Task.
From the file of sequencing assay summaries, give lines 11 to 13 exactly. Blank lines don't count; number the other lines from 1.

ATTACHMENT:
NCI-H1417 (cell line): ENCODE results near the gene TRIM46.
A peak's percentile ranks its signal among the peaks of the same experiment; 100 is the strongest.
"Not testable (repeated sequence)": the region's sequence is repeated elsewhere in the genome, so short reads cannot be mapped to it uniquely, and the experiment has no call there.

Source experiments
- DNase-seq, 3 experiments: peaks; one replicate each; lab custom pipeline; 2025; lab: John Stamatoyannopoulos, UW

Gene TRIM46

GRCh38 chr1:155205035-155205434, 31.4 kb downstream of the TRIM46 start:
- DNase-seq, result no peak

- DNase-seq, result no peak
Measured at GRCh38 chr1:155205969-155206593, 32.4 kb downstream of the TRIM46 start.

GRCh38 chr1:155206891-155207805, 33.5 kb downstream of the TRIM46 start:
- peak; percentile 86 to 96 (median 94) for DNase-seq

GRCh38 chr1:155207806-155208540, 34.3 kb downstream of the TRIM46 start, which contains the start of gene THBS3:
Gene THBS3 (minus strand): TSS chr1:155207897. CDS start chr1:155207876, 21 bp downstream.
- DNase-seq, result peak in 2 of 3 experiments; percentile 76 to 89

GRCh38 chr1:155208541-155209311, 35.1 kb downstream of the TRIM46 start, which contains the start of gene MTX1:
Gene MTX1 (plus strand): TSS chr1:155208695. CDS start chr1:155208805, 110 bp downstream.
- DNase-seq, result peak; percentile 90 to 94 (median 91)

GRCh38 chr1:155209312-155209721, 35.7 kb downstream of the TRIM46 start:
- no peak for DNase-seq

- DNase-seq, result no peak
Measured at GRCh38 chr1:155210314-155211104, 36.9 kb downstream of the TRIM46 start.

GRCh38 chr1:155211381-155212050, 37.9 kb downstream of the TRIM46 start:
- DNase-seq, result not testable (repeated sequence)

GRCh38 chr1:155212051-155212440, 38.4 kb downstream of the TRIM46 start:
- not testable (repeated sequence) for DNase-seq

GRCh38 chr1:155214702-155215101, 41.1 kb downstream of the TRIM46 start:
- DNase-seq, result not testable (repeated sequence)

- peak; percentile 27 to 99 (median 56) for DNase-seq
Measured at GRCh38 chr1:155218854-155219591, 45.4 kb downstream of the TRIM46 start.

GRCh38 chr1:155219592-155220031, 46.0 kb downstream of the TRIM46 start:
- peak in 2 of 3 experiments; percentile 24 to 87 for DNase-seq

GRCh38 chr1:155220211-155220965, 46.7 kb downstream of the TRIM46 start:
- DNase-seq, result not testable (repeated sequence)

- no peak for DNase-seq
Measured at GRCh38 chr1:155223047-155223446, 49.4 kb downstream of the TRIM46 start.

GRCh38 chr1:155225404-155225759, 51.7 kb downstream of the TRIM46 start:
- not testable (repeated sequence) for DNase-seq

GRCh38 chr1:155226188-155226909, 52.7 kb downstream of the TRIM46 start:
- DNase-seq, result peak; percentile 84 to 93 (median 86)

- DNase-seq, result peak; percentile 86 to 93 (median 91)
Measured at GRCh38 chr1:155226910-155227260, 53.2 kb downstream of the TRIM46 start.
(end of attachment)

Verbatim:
GRCh38 chr1:155206891-155207805, 33.5 kb downstream of the TRIM46 start:
- peak; percentile 86 to 96 (median 94) for DNase-seq

GRCh38 chr1:155207806-155208540, 34.3 kb downstream of the TRIM46 start, which contains the start of gene THBS3: